This is a simple and elegant thermal storage tank and heat exchanger installation from Alan Rushforth of Rushforth Solar LLC.
Thanks very much to Alan for providing this material!
The 2000 gallon storage tank is 7 ft high and 8 ft - 3 inches in diameter. It is made from a roll of 0.058 inch thick sheet aluminum. The tank is just sheet metal wrapped into a cylinder with the ends overlapped and fastened together. This is an efficient design for a water tank, in that the water pressure loads are taken by simple tension in the cylinder wall -- there are no bending loads in the tank wall.
The tank is insulated with 2 layers of 1.5 inch rigid foam board insulation on the inside and bottom of the cylinder. The insulation is polyisocyanurate with aluminum foil face sheets. The tank is then lined with sheet EPDM. The EPDM liner is a single piece that is just tucked and folded to fit the shape of the cylinder.
This is a drain back system, and the tank is vented to the atmosphere (not pressurized). When there is enough sun, water is pumped from the tank and up to solar collectors mounted on the roof. The heated water is returned to the storage tank. Note the two pumps that are connected in series to pump the water from the basement all the way up to the roof.
The water to be heated for the people in the apartment flows through the two stainless steel tanks that are immersed in the large tank. Heat is transferred from the storage tank water to the potable water by conduction through the stainless steel tank walls. This preheats the water before it goes to the conventional water heater for the apartment. The stainless tanks are about 50 gallons each. During periods of low demand, the water in the immersed tank heats up to the full temperature of the storage tank water, and provides some storage of preheated water to satisfy high demands. If the preheated water is not hot enough for final use, the conventional water heater will take it up to temperature.
Note that all plumbing connections are made above the waterline in the storage tank, so there are no penetrations of the liner below the waterline that might leak later. The "U" shaped loop that goes down the side of the tank to the two pumps, and then back up to the output line to the collectors insures that the pumps retain their prime.
The immersed tanks appear to be doing a good job -- see the performance plot below.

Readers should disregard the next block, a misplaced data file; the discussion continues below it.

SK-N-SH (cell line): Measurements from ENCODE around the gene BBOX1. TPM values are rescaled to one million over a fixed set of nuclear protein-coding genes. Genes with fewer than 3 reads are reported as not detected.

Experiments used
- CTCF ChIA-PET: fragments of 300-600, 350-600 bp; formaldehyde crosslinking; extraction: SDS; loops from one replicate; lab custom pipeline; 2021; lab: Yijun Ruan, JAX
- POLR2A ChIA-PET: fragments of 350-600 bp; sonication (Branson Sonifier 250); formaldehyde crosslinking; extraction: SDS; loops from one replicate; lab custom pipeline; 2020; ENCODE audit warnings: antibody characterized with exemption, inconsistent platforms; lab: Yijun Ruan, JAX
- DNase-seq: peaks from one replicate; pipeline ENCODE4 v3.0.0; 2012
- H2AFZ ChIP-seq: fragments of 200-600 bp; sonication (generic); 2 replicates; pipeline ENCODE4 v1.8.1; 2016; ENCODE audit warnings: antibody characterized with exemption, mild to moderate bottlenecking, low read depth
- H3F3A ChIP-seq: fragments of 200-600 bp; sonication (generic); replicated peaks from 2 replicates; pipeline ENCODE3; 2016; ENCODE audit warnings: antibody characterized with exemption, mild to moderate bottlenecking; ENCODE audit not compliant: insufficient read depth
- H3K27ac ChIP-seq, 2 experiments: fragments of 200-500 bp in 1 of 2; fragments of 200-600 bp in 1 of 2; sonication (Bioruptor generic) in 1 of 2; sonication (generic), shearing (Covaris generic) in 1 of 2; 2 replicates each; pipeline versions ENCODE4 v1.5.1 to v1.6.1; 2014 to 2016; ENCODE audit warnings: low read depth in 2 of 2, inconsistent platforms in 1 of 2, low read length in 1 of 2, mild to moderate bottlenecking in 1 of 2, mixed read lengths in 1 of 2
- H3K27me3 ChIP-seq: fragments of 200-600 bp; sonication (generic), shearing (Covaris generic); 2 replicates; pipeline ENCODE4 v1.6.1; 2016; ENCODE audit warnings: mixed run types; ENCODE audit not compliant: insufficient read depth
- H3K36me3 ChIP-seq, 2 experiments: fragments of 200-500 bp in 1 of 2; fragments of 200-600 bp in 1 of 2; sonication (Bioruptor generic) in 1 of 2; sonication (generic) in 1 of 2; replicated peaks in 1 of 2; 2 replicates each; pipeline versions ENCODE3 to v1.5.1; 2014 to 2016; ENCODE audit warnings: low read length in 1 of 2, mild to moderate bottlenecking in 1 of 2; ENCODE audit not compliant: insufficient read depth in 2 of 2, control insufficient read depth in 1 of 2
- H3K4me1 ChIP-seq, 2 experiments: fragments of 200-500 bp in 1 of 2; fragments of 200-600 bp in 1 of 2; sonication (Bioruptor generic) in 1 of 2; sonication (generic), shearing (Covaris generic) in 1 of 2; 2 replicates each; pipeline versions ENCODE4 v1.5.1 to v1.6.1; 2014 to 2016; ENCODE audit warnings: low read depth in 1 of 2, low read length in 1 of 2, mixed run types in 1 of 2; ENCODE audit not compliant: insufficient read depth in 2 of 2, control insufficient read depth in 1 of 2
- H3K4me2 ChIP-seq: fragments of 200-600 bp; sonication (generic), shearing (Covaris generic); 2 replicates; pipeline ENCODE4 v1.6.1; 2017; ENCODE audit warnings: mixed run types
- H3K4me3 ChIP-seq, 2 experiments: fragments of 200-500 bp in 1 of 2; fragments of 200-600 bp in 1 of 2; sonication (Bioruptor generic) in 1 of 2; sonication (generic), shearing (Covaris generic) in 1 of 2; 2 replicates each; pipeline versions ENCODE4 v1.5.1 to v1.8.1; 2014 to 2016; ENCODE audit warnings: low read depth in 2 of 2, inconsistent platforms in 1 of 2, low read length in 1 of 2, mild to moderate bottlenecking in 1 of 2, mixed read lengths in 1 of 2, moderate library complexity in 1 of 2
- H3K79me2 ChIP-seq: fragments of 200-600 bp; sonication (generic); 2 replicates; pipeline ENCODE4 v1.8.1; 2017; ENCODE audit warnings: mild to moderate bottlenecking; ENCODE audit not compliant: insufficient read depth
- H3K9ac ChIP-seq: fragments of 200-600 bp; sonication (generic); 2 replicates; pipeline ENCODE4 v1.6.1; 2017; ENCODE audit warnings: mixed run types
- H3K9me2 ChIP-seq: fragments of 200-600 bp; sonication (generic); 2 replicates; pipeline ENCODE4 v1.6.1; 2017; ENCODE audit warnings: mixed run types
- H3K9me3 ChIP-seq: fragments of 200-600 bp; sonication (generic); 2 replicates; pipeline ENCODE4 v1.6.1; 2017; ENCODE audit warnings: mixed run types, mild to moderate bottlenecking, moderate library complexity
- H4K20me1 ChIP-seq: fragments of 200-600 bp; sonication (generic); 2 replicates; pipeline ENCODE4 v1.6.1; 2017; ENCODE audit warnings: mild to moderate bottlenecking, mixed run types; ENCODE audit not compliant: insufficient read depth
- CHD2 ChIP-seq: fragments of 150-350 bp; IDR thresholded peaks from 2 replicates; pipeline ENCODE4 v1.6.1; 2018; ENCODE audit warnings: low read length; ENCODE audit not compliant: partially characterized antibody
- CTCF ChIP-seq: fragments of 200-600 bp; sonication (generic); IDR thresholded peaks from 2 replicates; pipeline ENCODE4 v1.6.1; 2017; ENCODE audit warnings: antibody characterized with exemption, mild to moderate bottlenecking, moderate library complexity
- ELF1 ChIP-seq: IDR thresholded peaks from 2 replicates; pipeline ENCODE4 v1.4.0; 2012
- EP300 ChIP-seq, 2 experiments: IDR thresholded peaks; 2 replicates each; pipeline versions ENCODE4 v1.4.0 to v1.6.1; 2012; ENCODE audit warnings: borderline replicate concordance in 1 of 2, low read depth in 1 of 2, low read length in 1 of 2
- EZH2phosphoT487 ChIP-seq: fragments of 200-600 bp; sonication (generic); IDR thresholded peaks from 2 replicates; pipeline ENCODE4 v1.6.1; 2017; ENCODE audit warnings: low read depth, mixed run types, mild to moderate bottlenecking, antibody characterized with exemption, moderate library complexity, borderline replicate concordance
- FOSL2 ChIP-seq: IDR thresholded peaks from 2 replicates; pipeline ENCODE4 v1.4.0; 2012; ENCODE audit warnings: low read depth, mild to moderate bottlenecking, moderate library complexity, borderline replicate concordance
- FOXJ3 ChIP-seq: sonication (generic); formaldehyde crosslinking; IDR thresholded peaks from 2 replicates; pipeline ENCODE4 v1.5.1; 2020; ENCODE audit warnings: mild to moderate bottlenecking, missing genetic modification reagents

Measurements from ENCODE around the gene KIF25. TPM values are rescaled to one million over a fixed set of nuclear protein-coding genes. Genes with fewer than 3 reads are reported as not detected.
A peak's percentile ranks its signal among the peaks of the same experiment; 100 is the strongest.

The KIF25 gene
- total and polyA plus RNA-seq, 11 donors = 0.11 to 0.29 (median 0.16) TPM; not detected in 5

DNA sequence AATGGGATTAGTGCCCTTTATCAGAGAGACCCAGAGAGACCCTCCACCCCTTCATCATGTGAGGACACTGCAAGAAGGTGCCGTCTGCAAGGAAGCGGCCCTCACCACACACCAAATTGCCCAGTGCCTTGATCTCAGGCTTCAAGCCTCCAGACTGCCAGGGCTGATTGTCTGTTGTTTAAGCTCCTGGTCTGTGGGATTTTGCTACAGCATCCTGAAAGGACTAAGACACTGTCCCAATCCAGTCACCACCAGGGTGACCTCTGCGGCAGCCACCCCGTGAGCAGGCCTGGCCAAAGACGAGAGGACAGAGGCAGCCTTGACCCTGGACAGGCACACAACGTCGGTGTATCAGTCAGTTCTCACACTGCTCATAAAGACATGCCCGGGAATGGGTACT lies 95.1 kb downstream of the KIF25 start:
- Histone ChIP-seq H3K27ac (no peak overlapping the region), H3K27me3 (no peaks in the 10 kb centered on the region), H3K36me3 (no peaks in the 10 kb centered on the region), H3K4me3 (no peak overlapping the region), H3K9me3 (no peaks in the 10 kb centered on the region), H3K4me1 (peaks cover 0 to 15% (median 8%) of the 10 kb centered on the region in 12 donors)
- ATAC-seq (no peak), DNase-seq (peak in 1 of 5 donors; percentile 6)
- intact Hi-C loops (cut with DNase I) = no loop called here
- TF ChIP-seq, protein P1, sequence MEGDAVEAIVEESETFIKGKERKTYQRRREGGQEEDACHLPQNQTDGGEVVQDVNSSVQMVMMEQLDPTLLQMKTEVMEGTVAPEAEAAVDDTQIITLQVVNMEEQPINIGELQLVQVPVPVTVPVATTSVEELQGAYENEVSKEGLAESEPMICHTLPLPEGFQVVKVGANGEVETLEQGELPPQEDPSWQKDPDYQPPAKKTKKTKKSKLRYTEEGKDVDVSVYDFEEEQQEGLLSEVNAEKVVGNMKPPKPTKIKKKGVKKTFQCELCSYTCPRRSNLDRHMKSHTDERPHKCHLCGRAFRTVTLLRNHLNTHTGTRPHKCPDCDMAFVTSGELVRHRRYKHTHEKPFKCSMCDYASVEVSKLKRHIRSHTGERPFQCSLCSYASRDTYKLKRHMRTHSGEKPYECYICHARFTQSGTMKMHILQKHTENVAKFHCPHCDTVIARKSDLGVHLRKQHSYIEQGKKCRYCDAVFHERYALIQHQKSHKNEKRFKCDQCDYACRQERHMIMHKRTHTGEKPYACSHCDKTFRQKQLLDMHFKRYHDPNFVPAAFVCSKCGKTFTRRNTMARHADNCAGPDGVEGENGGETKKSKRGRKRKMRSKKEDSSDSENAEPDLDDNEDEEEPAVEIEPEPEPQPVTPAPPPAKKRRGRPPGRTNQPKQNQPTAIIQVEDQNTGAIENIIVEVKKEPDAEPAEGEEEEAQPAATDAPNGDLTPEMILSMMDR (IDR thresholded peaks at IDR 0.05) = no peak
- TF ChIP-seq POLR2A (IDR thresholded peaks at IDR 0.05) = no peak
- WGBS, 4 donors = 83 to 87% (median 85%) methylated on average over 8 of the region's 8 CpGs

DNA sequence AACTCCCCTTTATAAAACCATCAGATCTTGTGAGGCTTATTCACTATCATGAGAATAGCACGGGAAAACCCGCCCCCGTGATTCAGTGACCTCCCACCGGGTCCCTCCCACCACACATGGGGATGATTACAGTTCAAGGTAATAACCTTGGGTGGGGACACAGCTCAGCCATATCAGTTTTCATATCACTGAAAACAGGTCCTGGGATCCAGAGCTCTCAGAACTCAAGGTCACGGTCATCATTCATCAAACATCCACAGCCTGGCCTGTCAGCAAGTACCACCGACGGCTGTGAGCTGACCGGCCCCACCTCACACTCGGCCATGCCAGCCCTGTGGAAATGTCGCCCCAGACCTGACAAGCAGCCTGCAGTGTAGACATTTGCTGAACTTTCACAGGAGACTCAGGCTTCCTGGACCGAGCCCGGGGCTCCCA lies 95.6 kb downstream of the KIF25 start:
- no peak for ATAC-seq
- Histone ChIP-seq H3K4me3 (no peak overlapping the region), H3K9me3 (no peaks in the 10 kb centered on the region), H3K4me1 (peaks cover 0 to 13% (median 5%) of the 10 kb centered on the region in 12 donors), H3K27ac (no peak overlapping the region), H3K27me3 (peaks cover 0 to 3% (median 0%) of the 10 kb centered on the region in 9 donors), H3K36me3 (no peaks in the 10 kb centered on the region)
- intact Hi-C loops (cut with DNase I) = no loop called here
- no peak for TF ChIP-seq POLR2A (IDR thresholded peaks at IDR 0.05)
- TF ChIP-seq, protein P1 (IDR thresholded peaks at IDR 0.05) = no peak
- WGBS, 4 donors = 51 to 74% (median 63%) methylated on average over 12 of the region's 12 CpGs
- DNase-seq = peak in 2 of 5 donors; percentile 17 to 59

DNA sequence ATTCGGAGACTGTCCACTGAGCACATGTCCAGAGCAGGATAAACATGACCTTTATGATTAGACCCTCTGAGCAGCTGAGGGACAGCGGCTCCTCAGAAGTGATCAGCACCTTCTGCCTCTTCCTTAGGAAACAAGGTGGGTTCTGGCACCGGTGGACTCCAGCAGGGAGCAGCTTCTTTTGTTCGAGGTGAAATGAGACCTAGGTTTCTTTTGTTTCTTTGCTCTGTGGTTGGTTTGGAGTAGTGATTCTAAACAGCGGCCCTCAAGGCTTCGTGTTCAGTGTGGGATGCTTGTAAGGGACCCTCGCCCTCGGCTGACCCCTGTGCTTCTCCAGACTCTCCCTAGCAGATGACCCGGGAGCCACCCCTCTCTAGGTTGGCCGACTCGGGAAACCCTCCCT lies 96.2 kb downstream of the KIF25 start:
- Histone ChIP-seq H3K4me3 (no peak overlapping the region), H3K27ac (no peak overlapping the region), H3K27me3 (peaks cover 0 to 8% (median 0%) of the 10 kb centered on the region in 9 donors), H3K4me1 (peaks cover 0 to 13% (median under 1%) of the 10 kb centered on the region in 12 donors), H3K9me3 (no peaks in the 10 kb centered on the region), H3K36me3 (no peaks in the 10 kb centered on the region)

So, this shows two nice ideas:
The simple metal hoop cylindrical
tank lined with EPDM. This is an efficient and relatively easy to make
tank. It provides a lot of storage at a reasonable price.
The use of a small tank(s) immersed in a large tank to act as a simple heat exchanger.
You probably don't need an installation this large for your house, but it can be scaled down appropriately to your water or space heating needs.
Another variation on this theme would be to use a large coil of PEX or even HDPE pipe in place of the immersed tank for the heat exchanger. An immersed 300 ft coil of 1 inch pipe would hold 12 gallons of water, and even when the 12 gallons was exhausted, it would have enough surface area to act as a pretty good heat exchanger.
All of these immersed tanks or pipe coil schemes are single wall heat exchangers, so the fluid on the outside of the exchanger tank must be non-toxic, and you should check with your local code folks to make sure this arrangement is legal in your area.
"I am pretty pleased with the performance of the immersed tanks. Two of them (100 gallons total) works pretty well. Three would been a bit better. After that - diminishing returns. I am still thinking about using galvanized tanks for that - maybe fed by pex/al/pex to minimize galvanic action."
The Alan made 2000 gallon thermal storage tank.
The two stainless steel heat exchanger tanks mounted inside the thermal storage tank.
Note that even with a 22 unit building, the "preheat out" temperature never falls far below the "Tank Top" temperature.
Rushforth Solar LLC
Bryn Mawr, PA
Gary April 25, 2008